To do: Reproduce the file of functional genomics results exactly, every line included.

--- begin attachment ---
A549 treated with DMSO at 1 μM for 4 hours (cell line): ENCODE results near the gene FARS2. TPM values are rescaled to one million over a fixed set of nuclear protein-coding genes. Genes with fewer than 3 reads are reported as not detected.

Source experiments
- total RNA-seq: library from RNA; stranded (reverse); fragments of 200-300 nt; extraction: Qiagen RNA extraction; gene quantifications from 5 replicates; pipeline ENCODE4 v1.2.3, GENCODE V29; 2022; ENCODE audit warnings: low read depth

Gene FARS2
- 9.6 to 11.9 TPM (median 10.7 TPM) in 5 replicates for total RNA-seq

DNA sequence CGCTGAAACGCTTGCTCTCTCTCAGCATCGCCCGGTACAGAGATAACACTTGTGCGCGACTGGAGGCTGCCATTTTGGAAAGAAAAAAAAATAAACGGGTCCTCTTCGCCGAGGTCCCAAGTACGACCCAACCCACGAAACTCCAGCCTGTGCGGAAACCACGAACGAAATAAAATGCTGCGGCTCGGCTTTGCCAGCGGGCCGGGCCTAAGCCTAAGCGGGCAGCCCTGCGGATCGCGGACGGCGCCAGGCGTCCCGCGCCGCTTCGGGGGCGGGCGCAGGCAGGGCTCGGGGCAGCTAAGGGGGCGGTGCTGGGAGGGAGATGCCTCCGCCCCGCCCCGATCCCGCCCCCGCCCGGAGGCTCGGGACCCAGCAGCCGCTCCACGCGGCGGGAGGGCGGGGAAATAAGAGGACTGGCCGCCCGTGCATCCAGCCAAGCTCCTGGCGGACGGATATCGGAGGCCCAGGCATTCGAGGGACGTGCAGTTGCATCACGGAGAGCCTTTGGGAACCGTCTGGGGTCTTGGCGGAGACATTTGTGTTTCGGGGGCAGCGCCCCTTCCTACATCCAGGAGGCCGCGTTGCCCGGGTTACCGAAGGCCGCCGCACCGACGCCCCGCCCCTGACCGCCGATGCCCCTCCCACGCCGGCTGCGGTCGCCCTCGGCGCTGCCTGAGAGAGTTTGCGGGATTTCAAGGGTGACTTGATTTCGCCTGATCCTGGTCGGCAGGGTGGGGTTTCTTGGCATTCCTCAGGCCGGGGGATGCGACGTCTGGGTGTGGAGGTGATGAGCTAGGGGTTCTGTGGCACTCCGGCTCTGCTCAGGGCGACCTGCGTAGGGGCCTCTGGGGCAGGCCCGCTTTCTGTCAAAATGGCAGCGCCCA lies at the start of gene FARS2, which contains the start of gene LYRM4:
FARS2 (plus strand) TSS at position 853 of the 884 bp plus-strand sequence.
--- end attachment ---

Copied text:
A549 treated with DMSO at 1 μM for 4 hours (cell line): ENCODE results near the gene FARS2. TPM values are rescaled to one million over a fixed set of nuclear protein-coding genes. Genes with fewer than 3 reads are reported as not detected.

Source experiments
- total RNA-seq: library from RNA; stranded (reverse); fragments of 200-300 nt; extraction: Qiagen RNA extraction; gene quantifications from 5 replicates; pipeline ENCODE4 v1.2.3, GENCODE V29; 2022; ENCODE audit warnings: low read depth

Gene FARS2
- 9.6 to 11.9 TPM (median 10.7 TPM) in 5 replicates for total RNA-seq

DNA sequence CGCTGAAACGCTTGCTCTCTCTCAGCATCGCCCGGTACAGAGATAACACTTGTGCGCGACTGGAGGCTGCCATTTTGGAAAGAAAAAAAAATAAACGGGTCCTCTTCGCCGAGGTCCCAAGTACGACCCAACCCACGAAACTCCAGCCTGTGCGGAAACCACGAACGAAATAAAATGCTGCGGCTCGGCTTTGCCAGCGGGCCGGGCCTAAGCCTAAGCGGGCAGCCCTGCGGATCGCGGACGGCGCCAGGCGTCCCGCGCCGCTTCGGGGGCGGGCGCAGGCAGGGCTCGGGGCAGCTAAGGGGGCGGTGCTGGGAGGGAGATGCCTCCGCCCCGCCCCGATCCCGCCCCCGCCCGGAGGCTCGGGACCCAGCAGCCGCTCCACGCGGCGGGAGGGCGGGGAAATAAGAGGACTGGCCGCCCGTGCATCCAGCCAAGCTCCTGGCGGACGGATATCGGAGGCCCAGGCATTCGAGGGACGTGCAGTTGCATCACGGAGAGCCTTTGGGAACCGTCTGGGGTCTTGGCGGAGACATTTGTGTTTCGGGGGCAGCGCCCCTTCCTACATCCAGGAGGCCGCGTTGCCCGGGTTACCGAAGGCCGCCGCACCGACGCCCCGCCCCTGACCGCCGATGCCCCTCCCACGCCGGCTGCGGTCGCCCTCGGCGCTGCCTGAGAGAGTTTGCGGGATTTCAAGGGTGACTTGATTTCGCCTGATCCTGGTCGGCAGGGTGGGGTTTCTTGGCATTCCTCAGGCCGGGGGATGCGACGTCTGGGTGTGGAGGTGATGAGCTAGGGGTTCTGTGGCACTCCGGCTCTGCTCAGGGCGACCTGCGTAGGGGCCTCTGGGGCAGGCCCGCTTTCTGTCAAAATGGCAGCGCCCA lies at the start of gene FARS2, which contains the start of gene LYRM4:
FARS2 (plus strand) TSS at position 853 of the 884 bp plus-strand sequence.